Cashing in: eight charged with taking 55 tons of nickel

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By Mike McGann, Editor, The Times

An example of one of the “super sacks” of nickel reportedly stolen from ArcelorMittal in South Coatesville.

SOUTH COATESVILLE — While the good old nickel coin might not seem like it is worth much these days, its namesake metal, which makes up 25% of the coin, is a lot more valuable and apparently was targeted for theft in a big way — to the tune of 55 tons — by workers at a local steel and mining company.

Eight people were charged Wednesday with stealing and reselling the metal, which currently has a market value of more than $500,000 (pricing for the metal was $5.17 per pound in midday Wednesday trading, according to Kitco News, a leading monitor of the metals industry), although law enforcement sources said the company was paying more for the metal, between $8 and $9 per pound, placing the hit to the company closer to $1 million. Nickel is used in steel production, as an example, stainless steel is made up from iron, nickel and chromium, according to the Nickel Institute.

All eight were either employees of ArcelorMittal or one of the company’s contractors, Chester County District Attorney Tom Hogan said.

The eight defendants are: Dane K. Douglas (age 39),  Corey  Douglas  (age 36), Aaron L. Anderson (age 36), George  Glassco  (age 56), Richard  R.  Cooper (age 54), Maurice Dennis (age 26), Jeffrey Shuler  (age 55),  and  Marcus  Pearce (age 25). Dane Douglas and Corey Douglas are brothers — and the latter is the only individual charged who did not work at the factory, officials said.

“The most difficult crime to stop is an inside job,” Hogan said in a statement. “The conspirators knew exactly how to evade detection while carrying out their crimes. It was only because of the outstanding work by the Chester County Detectives and ArcelorMittal’s own security team that the full scope of this crime was uncovered.”

Because of the weight of the nickel, stealing it, investigators said, required a fairly complex plan and a number of people working together to conceal the alleged theft from the company.

The nickel is stored at the ArcelorMittal factory in “super sacks,” which weigh 1,000s of pounds.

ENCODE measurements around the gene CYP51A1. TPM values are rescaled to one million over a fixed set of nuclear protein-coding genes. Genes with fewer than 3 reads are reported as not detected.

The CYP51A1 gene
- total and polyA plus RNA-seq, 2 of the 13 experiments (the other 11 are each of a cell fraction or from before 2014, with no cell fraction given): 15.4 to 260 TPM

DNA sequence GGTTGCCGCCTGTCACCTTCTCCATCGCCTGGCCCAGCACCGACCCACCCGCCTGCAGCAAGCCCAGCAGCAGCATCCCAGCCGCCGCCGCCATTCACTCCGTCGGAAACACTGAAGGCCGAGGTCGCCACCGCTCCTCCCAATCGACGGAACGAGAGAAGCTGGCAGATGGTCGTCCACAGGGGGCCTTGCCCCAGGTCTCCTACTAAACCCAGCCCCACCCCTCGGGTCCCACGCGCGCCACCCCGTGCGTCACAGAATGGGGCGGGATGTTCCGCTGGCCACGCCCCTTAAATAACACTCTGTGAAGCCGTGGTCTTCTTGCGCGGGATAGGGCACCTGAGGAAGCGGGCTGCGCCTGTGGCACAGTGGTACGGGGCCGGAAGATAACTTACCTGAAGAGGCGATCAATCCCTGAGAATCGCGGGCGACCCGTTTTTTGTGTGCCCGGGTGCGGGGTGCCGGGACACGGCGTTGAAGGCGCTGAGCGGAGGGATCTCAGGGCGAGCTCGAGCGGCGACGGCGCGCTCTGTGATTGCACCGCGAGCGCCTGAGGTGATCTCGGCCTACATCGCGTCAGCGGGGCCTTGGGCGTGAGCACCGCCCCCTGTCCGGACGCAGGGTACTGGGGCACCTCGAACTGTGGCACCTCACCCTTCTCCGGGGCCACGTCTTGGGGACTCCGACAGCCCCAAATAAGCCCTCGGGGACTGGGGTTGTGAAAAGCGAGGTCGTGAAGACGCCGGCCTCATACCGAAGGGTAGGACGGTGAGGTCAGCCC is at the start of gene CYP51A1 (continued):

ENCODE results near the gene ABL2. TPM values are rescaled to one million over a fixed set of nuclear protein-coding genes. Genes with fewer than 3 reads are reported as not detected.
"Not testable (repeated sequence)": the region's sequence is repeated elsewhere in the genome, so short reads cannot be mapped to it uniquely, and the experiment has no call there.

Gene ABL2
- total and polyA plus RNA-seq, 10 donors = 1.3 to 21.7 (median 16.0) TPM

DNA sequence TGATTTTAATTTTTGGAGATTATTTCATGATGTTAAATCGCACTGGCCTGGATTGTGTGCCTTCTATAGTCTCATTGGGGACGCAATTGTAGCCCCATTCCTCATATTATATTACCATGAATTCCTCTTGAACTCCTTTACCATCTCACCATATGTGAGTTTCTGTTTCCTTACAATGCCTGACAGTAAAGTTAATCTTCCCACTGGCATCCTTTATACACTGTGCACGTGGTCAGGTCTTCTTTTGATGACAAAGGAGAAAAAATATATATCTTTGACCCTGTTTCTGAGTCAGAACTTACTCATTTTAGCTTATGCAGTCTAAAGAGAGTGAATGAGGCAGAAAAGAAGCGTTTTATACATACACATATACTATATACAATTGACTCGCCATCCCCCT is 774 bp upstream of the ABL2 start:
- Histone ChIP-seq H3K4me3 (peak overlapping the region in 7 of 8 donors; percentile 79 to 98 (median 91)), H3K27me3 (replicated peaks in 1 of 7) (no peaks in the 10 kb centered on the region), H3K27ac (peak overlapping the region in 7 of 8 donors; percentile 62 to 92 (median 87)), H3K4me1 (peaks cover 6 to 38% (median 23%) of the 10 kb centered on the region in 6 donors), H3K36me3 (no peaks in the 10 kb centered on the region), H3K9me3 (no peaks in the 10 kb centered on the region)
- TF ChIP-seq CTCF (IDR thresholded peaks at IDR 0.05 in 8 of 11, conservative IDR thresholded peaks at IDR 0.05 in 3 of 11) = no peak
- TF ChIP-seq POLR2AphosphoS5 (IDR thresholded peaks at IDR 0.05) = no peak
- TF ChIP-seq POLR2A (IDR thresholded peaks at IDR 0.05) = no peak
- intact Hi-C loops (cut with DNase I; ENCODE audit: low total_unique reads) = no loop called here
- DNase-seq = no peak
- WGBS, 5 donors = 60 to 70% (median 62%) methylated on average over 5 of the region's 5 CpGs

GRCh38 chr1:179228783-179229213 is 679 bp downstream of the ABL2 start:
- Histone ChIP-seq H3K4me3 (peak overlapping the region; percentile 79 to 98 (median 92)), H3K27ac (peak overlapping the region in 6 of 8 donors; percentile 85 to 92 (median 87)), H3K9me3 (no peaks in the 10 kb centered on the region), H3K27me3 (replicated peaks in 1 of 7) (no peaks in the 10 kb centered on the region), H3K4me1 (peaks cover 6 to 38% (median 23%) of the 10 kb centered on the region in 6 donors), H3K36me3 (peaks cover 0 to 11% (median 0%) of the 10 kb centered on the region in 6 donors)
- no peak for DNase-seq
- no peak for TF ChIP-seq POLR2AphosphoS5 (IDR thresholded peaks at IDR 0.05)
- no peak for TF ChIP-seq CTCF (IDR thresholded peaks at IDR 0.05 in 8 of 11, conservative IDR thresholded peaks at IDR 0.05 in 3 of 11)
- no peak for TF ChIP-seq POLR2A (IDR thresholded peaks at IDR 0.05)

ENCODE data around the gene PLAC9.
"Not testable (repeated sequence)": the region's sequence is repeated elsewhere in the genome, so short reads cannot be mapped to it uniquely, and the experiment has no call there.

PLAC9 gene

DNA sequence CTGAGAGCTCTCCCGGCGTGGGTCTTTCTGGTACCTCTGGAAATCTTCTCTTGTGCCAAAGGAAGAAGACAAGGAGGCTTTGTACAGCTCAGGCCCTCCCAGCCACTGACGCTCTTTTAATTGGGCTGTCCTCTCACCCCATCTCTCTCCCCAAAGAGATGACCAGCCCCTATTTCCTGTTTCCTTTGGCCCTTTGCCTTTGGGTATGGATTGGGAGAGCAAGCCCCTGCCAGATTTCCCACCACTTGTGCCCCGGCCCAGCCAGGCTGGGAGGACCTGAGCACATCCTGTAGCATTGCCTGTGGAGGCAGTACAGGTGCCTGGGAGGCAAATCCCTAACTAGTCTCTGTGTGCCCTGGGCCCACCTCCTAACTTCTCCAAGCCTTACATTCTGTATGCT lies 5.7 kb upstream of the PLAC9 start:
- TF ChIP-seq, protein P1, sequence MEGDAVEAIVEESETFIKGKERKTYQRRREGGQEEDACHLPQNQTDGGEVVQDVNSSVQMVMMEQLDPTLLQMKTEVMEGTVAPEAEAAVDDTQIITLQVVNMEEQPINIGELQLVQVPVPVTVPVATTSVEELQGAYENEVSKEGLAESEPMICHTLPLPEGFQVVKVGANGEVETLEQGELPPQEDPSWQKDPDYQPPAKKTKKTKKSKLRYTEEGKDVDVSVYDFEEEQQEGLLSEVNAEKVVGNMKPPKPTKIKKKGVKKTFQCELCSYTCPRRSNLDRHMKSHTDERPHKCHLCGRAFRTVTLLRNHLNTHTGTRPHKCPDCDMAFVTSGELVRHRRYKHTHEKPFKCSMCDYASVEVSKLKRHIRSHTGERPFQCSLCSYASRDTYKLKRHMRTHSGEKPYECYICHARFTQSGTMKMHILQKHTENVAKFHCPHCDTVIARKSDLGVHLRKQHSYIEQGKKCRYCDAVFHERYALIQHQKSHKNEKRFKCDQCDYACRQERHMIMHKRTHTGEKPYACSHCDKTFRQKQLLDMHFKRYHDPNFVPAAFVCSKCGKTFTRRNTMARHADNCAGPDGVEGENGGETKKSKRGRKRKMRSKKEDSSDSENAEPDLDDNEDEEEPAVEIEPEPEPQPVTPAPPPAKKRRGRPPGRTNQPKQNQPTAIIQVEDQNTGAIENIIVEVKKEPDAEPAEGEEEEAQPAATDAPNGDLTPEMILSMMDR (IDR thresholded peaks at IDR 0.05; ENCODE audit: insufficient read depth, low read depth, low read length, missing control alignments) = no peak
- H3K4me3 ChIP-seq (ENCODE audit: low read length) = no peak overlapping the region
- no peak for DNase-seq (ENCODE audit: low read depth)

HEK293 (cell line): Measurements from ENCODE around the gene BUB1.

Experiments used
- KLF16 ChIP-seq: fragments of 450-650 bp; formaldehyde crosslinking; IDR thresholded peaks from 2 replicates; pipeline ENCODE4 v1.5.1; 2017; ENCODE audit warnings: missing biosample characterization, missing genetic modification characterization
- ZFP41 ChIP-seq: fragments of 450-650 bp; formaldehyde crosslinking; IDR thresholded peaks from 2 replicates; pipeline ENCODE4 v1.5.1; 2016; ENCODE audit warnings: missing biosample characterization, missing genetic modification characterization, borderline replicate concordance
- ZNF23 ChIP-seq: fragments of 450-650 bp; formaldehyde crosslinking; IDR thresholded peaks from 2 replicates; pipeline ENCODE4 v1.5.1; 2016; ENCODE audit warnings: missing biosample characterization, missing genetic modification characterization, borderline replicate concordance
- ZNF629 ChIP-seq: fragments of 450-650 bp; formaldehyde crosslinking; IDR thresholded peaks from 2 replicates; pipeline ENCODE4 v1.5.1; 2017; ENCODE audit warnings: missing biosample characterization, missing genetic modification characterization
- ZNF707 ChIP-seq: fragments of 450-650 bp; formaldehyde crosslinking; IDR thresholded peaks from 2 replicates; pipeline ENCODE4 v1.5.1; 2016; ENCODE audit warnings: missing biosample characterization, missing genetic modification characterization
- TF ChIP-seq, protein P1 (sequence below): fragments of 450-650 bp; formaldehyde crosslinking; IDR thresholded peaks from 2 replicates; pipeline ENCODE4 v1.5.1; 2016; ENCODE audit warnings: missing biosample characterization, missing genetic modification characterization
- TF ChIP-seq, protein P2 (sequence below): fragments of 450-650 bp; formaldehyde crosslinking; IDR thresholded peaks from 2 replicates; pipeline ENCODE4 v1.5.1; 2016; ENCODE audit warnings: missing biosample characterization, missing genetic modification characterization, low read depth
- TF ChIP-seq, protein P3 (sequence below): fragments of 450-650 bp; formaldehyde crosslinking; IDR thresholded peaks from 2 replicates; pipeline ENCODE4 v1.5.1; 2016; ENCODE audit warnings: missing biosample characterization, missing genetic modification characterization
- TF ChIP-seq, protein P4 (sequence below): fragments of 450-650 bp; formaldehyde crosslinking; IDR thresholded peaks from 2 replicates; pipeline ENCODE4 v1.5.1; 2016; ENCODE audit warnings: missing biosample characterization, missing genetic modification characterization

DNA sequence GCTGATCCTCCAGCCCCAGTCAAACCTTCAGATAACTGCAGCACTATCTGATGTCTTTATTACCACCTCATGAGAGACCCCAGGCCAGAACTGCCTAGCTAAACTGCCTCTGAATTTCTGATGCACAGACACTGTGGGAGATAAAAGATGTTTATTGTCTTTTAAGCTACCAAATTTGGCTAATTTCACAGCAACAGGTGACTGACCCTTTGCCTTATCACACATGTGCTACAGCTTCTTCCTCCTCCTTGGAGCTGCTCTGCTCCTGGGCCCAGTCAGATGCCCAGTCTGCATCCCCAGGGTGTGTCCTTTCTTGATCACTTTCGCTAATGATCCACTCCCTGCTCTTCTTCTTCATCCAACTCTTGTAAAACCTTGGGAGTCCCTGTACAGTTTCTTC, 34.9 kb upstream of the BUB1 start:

Investigators said that the eight had access to the area at ArcelorMittal where the nickel was stored in super sacks.  They, it is alleged, would  arrange to have a super sack moved  to a different area of the factory, to allow it to be accessed for the theft.

Authorities said there was a clear plan and division of responsibilities among the eight charged. Some managed the movement of the nickel  within the  factory, while others worked to get the nickel out of the factory.

The eight, investigators said, used code to communicate with each other, advising when the nickel was available and had been moved to trigger a theft. Those who worked in security were  allegedly paid to look the other way.

The eight used different ways to get the nickel out of the factory, some more effective than others. Sometimes,  they  used  backpacks  and  private  vehicles.   Another time, authorities said, they loaded an entire super sack of nickel onto a box truck. The weight in the rear of the truck was so heavy that it caused the front wheels of the truck to lift off the ground and almost tip the truck over.

Once the eight had the nickel out of the factory, authorities said they re-sold the nickel at PASCO Incorporated, a metal recycling company in  Philadelphia. PASCO bought the nickel for $4 per pound, somewhat lower than current market value and less than half of what ArcelorMittal had been paying for the metal.

PASCO issued checks to the defendants for the stolen nickel. And eight charged individuals deposited those checks into their own bank accounts, which investigators said provided a convenient road map for the detectives to track the amount of the thefts.

The thefts took place over a period of years, authorities said. The defendants stole a total of 110,704 pounds of nickel from ArcelorMittal,  causing a total loss to the company of $911,093.92.

“By stealing from their own company, these defendants were taking food off the table from their own colleagues,” Hogan said. “This type of theft cuts into the company’s bottom line, leading to reduced salaries and layoffs. These defendants betrayed their own friends and co-workers.”

Seven of the eight have been arrested, Hogan said, with Richard Cooper remaining at large in Texas. Authorities said he is expected to surrender or face extradition.

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